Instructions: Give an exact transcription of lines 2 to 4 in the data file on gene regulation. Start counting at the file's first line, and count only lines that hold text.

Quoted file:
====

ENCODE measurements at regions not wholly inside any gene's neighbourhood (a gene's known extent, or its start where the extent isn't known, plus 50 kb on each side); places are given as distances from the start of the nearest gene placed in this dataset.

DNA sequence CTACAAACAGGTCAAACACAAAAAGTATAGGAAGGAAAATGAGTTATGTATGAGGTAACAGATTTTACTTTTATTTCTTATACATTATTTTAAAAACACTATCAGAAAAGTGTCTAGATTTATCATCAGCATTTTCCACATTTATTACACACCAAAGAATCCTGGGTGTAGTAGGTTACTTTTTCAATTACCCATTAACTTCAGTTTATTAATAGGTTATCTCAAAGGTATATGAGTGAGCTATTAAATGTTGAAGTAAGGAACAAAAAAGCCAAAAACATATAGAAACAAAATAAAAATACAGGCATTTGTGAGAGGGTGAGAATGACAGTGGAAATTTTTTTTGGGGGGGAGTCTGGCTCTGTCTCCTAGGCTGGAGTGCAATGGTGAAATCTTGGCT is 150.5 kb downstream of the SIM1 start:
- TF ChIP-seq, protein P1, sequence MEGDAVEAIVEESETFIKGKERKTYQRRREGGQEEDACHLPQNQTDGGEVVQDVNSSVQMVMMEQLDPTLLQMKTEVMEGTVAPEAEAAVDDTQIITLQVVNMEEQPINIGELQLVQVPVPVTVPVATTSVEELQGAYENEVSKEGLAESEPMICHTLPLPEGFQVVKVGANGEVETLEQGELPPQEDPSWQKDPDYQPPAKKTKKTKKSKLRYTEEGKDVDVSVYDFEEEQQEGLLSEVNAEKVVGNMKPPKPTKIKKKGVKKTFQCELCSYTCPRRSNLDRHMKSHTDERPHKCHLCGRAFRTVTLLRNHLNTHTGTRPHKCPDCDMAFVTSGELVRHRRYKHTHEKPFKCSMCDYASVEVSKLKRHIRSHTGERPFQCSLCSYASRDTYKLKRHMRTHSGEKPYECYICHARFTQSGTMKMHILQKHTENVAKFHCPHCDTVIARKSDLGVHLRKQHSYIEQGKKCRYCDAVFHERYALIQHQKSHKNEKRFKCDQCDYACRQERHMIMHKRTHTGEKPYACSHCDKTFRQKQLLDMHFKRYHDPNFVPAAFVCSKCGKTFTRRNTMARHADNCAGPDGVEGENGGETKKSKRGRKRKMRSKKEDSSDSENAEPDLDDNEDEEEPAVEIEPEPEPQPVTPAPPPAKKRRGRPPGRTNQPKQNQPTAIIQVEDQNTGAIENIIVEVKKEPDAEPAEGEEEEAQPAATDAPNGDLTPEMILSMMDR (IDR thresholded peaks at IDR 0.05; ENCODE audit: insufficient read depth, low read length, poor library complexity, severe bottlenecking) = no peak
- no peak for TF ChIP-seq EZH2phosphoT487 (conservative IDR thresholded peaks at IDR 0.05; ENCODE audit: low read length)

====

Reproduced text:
DNA sequence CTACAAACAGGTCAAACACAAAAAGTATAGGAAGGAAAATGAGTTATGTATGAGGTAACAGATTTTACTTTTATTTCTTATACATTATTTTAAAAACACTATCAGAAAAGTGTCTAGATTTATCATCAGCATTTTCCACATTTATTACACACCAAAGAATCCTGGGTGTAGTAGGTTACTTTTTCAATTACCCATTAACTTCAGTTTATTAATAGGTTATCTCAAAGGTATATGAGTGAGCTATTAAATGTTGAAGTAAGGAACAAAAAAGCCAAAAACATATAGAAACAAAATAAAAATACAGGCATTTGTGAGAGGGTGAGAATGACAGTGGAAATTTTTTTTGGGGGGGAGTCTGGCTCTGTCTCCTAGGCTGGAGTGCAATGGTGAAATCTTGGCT is 150.5 kb downstream of the SIM1 start:
- TF ChIP-seq, protein P1, sequence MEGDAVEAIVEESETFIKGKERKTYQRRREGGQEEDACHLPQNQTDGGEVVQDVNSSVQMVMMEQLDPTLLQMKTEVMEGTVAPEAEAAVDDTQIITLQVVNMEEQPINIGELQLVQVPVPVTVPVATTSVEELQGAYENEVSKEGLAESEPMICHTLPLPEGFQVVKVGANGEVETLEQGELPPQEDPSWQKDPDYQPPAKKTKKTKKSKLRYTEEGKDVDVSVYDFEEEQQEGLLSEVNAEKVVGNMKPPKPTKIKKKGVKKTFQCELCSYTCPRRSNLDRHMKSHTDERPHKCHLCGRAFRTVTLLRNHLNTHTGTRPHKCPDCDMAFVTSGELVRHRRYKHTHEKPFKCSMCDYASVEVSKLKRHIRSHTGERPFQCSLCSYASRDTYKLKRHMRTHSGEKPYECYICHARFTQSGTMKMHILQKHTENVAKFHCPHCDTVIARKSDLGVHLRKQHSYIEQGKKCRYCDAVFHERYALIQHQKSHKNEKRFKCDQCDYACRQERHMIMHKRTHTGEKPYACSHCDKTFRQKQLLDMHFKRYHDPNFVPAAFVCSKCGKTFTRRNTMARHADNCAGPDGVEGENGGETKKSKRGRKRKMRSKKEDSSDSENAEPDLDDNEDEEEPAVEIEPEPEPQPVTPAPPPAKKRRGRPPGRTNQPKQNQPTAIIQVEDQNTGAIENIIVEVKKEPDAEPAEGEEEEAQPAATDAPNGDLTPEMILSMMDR (IDR thresholded peaks at IDR 0.05; ENCODE audit: insufficient read depth, low read length, poor library complexity, severe bottlenecking) = no peak
- no peak for TF ChIP-seq EZH2phosphoT487 (conservative IDR thresholded peaks at IDR 0.05; ENCODE audit: low read length)